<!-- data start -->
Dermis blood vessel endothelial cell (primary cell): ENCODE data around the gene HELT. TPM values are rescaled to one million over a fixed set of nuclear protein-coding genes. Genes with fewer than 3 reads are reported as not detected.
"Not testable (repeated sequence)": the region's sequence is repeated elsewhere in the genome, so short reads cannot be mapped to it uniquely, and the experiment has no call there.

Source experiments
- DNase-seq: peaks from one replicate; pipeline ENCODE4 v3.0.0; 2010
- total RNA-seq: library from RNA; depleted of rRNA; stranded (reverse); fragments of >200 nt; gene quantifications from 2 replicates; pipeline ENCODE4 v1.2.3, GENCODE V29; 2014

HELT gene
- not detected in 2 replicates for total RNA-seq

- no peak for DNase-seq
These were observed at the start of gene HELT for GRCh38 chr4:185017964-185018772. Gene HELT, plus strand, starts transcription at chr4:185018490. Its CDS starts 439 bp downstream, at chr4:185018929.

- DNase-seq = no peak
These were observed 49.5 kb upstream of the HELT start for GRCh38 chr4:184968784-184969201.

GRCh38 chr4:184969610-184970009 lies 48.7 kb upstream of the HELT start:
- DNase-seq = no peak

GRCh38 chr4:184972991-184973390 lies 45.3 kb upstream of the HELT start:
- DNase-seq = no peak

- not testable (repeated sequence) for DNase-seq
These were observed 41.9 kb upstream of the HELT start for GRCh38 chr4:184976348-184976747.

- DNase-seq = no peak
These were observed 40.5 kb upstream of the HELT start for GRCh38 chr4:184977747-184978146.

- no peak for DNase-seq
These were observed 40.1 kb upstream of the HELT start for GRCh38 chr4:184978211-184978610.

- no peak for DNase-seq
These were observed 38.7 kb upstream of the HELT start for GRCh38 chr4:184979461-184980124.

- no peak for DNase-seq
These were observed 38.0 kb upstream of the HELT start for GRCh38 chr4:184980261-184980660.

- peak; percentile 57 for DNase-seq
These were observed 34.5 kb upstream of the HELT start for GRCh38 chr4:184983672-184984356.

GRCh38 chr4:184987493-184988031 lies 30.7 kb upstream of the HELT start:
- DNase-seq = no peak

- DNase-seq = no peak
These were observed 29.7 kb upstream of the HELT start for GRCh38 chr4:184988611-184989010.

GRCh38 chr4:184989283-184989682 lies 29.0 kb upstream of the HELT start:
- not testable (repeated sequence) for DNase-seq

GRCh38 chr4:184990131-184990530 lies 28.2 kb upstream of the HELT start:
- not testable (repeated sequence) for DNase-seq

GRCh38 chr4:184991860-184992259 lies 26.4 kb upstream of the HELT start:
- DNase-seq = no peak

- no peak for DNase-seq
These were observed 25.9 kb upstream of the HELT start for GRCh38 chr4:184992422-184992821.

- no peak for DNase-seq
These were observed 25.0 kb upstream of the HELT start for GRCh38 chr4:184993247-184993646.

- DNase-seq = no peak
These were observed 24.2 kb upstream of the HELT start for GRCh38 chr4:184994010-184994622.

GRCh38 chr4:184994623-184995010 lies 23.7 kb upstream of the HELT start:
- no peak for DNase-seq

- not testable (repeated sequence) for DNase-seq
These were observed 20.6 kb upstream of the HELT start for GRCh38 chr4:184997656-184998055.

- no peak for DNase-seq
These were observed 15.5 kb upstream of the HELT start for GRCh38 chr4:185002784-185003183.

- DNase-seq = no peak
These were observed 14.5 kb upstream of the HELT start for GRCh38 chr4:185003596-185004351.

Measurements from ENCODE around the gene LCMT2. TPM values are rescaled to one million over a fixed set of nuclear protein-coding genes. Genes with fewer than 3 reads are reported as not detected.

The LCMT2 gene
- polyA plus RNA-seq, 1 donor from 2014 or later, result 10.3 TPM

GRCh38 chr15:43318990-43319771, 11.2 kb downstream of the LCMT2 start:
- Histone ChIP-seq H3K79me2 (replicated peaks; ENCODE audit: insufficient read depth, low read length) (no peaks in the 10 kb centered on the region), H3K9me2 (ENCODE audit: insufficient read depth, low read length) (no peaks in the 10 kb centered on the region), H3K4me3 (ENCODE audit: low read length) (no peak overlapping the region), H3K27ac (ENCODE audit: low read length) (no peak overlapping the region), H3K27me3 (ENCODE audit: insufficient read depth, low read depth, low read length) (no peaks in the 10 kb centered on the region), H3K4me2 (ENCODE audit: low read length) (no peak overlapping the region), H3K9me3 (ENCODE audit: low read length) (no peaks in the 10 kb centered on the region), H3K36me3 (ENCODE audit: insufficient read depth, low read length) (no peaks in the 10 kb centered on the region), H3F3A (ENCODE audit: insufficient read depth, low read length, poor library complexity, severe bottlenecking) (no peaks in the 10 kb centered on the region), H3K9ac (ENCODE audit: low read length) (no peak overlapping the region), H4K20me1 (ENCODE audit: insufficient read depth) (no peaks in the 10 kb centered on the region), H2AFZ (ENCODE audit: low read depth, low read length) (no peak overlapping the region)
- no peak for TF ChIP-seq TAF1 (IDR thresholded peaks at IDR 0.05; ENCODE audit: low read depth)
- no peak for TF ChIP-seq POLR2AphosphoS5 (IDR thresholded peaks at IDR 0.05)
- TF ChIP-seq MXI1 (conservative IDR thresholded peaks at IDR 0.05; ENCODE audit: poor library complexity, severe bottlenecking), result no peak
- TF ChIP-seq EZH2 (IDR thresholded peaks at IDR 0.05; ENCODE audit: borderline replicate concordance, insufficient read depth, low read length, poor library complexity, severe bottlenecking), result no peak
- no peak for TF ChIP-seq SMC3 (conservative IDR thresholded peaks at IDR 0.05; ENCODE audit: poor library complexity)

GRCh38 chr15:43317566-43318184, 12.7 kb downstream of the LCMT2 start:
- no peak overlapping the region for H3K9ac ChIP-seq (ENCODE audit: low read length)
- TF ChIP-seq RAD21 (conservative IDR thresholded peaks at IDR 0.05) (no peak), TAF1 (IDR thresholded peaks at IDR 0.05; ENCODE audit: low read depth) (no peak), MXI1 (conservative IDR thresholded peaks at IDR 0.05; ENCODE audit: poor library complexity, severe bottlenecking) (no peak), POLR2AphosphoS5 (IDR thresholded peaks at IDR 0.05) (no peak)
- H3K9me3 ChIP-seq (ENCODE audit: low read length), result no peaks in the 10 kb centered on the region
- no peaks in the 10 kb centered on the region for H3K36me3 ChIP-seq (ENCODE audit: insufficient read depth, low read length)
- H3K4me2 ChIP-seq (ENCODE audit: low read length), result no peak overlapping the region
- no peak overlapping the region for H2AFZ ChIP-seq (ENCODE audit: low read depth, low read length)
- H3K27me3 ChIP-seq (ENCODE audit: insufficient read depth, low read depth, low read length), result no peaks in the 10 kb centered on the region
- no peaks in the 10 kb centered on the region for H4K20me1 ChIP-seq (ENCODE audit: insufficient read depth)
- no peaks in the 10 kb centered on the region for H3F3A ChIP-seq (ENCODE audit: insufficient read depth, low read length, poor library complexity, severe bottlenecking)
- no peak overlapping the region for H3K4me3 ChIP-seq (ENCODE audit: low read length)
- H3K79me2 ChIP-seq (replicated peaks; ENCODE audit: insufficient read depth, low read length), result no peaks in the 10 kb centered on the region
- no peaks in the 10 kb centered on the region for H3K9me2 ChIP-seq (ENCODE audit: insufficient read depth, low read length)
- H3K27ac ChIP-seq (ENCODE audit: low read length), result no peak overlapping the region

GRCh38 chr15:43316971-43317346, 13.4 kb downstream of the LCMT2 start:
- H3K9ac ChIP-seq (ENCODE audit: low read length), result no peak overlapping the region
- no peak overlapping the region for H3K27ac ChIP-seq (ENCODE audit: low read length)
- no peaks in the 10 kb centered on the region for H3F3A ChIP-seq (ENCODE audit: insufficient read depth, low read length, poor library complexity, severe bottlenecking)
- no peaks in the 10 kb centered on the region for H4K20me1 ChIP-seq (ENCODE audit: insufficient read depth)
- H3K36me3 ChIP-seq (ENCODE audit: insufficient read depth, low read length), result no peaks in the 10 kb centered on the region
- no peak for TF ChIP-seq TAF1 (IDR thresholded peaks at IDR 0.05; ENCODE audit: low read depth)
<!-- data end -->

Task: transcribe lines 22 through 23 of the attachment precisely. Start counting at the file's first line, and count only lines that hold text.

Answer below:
- no peak for DNase-seq
These were observed 38.7 kb upstream of the HELT start for GRCh38 chr4:184979461-184980124.